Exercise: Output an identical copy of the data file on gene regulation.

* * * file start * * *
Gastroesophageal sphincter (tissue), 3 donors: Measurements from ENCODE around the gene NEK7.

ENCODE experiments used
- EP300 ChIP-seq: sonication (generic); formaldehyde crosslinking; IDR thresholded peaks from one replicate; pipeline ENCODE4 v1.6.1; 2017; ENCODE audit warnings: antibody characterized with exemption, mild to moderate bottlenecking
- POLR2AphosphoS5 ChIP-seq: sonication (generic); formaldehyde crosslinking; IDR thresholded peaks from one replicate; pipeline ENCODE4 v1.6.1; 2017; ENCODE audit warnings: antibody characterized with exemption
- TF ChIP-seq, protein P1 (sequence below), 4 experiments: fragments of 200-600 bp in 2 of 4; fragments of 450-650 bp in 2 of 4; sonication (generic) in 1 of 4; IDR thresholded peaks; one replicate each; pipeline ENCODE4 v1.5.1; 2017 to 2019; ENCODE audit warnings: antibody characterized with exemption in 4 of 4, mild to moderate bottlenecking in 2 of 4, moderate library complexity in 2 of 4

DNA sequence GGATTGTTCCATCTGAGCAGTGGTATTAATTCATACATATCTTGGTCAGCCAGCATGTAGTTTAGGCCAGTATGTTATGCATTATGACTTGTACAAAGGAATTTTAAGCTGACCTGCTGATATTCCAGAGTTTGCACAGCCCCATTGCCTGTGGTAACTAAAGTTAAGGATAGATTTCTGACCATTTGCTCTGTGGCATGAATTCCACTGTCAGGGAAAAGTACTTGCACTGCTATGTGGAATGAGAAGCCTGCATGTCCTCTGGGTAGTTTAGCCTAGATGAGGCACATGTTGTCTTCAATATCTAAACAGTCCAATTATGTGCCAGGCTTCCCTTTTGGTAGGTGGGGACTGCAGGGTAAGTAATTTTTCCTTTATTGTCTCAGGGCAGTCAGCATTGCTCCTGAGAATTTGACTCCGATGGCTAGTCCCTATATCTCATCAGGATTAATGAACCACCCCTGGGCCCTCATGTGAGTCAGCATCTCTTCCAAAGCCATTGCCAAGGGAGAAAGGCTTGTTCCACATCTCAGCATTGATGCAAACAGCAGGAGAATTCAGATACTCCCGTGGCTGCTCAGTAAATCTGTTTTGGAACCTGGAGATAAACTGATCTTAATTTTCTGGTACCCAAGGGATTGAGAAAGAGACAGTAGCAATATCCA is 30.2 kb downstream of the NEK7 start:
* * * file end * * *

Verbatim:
Gastroesophageal sphincter (tissue), 3 donors: Measurements from ENCODE around the gene NEK7.

ENCODE experiments used
- EP300 ChIP-seq: sonication (generic); formaldehyde crosslinking; IDR thresholded peaks from one replicate; pipeline ENCODE4 v1.6.1; 2017; ENCODE audit warnings: antibody characterized with exemption, mild to moderate bottlenecking
- POLR2AphosphoS5 ChIP-seq: sonication (generic); formaldehyde crosslinking; IDR thresholded peaks from one replicate; pipeline ENCODE4 v1.6.1; 2017; ENCODE audit warnings: antibody characterized with exemption
- TF ChIP-seq, protein P1 (sequence below), 4 experiments: fragments of 200-600 bp in 2 of 4; fragments of 450-650 bp in 2 of 4; sonication (generic) in 1 of 4; IDR thresholded peaks; one replicate each; pipeline ENCODE4 v1.5.1; 2017 to 2019; ENCODE audit warnings: antibody characterized with exemption in 4 of 4, mild to moderate bottlenecking in 2 of 4, moderate library complexity in 2 of 4

DNA sequence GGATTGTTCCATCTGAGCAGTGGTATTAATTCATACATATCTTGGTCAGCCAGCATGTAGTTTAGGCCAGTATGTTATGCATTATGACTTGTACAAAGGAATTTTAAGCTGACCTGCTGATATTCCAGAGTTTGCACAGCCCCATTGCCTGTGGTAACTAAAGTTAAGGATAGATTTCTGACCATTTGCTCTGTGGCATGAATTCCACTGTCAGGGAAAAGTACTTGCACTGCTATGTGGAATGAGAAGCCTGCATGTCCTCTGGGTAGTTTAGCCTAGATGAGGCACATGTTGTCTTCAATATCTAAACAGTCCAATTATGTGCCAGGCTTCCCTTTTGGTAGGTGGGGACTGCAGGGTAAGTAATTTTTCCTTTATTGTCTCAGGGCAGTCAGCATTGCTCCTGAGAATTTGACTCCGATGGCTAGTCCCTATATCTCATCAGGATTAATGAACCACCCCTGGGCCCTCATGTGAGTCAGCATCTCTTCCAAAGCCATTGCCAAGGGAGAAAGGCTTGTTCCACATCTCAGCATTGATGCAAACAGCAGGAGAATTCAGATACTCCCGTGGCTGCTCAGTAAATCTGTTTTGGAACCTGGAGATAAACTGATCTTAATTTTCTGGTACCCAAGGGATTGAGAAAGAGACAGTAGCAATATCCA is 30.2 kb downstream of the NEK7 start: